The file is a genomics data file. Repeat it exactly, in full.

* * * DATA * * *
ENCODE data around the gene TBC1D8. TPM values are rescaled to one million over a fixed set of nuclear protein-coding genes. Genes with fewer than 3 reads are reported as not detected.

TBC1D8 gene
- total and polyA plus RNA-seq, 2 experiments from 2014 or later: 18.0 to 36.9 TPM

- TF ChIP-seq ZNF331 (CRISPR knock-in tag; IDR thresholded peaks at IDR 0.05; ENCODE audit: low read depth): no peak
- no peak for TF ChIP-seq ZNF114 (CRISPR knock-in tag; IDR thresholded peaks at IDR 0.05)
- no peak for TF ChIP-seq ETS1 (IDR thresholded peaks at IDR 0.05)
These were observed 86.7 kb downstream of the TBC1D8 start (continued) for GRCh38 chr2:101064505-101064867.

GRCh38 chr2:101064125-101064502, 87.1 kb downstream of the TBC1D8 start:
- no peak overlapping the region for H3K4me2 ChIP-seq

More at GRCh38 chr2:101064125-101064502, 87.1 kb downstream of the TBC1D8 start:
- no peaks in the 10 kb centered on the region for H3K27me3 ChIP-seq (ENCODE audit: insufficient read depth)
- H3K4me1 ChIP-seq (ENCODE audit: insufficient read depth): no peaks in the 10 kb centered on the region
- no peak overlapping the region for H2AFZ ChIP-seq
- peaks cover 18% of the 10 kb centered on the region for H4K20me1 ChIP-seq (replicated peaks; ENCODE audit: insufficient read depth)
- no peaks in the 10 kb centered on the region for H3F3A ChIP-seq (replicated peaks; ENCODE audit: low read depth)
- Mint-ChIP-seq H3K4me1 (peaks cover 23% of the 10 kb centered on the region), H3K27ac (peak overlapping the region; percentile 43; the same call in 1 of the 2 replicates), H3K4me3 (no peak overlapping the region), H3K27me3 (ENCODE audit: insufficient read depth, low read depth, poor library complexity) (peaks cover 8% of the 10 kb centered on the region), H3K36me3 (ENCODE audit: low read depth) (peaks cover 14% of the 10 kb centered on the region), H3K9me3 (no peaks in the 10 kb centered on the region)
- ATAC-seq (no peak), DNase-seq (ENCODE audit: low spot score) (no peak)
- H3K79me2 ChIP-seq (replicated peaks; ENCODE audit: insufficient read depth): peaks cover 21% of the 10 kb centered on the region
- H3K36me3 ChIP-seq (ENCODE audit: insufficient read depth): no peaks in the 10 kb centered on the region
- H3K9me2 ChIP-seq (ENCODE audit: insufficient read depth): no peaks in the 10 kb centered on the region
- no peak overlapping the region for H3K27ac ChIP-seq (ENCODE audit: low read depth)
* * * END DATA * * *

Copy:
ENCODE data around the gene TBC1D8. TPM values are rescaled to one million over a fixed set of nuclear protein-coding genes. Genes with fewer than 3 reads are reported as not detected.

TBC1D8 gene
- total and polyA plus RNA-seq, 2 experiments from 2014 or later: 18.0 to 36.9 TPM

- TF ChIP-seq ZNF331 (CRISPR knock-in tag; IDR thresholded peaks at IDR 0.05; ENCODE audit: low read depth): no peak
- no peak for TF ChIP-seq ZNF114 (CRISPR knock-in tag; IDR thresholded peaks at IDR 0.05)
- no peak for TF ChIP-seq ETS1 (IDR thresholded peaks at IDR 0.05)
These were observed 86.7 kb downstream of the TBC1D8 start (continued) for GRCh38 chr2:101064505-101064867.

GRCh38 chr2:101064125-101064502, 87.1 kb downstream of the TBC1D8 start:
- no peak overlapping the region for H3K4me2 ChIP-seq

More at GRCh38 chr2:101064125-101064502, 87.1 kb downstream of the TBC1D8 start:
- no peaks in the 10 kb centered on the region for H3K27me3 ChIP-seq (ENCODE audit: insufficient read depth)
- H3K4me1 ChIP-seq (ENCODE audit: insufficient read depth): no peaks in the 10 kb centered on the region
- no peak overlapping the region for H2AFZ ChIP-seq
- peaks cover 18% of the 10 kb centered on the region for H4K20me1 ChIP-seq (replicated peaks; ENCODE audit: insufficient read depth)
- no peaks in the 10 kb centered on the region for H3F3A ChIP-seq (replicated peaks; ENCODE audit: low read depth)
- Mint-ChIP-seq H3K4me1 (peaks cover 23% of the 10 kb centered on the region), H3K27ac (peak overlapping the region; percentile 43; the same call in 1 of the 2 replicates), H3K4me3 (no peak overlapping the region), H3K27me3 (ENCODE audit: insufficient read depth, low read depth, poor library complexity) (peaks cover 8% of the 10 kb centered on the region), H3K36me3 (ENCODE audit: low read depth) (peaks cover 14% of the 10 kb centered on the region), H3K9me3 (no peaks in the 10 kb centered on the region)
- ATAC-seq (no peak), DNase-seq (ENCODE audit: low spot score) (no peak)
- H3K79me2 ChIP-seq (replicated peaks; ENCODE audit: insufficient read depth): peaks cover 21% of the 10 kb centered on the region
- H3K36me3 ChIP-seq (ENCODE audit: insufficient read depth): no peaks in the 10 kb centered on the region
- H3K9me2 ChIP-seq (ENCODE audit: insufficient read depth): no peaks in the 10 kb centered on the region
- no peak overlapping the region for H3K27ac ChIP-seq (ENCODE audit: low read depth)